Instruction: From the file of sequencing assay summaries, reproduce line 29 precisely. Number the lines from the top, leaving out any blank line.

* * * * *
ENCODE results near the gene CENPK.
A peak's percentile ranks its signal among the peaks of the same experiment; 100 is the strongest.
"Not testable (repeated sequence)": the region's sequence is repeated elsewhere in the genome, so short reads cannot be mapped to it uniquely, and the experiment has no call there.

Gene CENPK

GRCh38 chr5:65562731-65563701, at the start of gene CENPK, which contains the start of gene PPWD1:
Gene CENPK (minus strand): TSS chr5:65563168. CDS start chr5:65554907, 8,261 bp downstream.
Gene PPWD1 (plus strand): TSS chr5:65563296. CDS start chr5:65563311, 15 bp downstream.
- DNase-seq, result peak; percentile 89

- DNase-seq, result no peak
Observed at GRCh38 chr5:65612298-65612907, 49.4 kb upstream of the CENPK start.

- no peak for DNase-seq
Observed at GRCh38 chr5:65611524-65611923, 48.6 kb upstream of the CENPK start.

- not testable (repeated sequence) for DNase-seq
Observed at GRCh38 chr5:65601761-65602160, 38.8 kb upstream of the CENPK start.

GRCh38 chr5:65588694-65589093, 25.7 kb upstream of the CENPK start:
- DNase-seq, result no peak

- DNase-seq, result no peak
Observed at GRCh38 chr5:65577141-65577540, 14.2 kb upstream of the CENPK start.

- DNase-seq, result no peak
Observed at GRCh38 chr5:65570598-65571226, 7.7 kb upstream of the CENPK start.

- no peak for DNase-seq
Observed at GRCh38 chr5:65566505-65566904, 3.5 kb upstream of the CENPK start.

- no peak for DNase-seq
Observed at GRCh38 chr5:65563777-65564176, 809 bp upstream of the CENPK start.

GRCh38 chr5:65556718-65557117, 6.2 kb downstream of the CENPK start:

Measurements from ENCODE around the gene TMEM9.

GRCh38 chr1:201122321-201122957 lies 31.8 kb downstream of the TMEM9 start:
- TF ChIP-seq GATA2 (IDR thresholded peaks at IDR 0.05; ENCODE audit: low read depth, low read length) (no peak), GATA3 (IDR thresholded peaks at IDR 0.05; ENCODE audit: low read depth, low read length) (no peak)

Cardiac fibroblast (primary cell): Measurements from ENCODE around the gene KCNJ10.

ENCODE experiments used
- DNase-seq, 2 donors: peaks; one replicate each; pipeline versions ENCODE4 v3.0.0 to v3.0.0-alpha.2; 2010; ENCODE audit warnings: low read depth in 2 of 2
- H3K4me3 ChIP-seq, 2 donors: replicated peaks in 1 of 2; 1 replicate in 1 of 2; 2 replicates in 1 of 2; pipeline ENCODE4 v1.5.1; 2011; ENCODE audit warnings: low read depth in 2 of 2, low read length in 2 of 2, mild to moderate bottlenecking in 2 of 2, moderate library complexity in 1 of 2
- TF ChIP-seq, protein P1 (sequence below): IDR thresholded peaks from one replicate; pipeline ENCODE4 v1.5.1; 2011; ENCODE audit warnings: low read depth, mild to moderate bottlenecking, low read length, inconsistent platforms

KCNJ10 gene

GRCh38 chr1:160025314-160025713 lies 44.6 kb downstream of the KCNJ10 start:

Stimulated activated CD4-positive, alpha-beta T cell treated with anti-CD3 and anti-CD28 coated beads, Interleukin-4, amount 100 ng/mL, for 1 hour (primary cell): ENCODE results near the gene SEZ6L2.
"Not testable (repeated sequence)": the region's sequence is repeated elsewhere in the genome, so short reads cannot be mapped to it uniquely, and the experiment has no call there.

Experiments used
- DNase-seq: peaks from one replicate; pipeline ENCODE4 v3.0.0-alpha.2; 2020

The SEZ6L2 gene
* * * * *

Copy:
Cardiac fibroblast (primary cell): Measurements from ENCODE around the gene KCNJ10.